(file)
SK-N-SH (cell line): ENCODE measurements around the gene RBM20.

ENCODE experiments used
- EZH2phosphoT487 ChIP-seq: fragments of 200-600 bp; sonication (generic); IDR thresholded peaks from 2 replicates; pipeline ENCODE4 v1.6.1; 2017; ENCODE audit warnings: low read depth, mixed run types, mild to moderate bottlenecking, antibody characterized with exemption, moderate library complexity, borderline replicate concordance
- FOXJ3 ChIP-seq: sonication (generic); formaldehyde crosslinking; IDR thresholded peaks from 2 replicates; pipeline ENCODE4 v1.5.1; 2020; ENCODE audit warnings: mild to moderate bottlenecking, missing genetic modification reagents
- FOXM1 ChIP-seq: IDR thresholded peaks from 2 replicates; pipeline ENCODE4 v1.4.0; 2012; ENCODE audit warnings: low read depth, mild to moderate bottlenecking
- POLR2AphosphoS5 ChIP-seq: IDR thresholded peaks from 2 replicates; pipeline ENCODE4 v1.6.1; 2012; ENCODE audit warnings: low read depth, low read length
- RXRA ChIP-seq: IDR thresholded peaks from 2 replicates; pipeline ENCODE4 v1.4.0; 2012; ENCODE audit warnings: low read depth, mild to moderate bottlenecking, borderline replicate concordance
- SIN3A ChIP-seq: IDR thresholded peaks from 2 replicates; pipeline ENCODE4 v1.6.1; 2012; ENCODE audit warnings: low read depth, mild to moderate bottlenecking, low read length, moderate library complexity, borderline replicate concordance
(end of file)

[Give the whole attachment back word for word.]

SK-N-SH (cell line): ENCODE measurements around the gene RBM20.

ENCODE experiments used
- EZH2phosphoT487 ChIP-seq: fragments of 200-600 bp; sonication (generic); IDR thresholded peaks from 2 replicates; pipeline ENCODE4 v1.6.1; 2017; ENCODE audit warnings: low read depth, mixed run types, mild to moderate bottlenecking, antibody characterized with exemption, moderate library complexity, borderline replicate concordance
- FOXJ3 ChIP-seq: sonication (generic); formaldehyde crosslinking; IDR thresholded peaks from 2 replicates; pipeline ENCODE4 v1.5.1; 2020; ENCODE audit warnings: mild to moderate bottlenecking, missing genetic modification reagents
- FOXM1 ChIP-seq: IDR thresholded peaks from 2 replicates; pipeline ENCODE4 v1.4.0; 2012; ENCODE audit warnings: low read depth, mild to moderate bottlenecking
- POLR2AphosphoS5 ChIP-seq: IDR thresholded peaks from 2 replicates; pipeline ENCODE4 v1.6.1; 2012; ENCODE audit warnings: low read depth, low read length
- RXRA ChIP-seq: IDR thresholded peaks from 2 replicates; pipeline ENCODE4 v1.4.0; 2012; ENCODE audit warnings: low read depth, mild to moderate bottlenecking, borderline replicate concordance
- SIN3A ChIP-seq: IDR thresholded peaks from 2 replicates; pipeline ENCODE4 v1.6.1; 2012; ENCODE audit warnings: low read depth, mild to moderate bottlenecking, low read length, moderate library complexity, borderline replicate concordance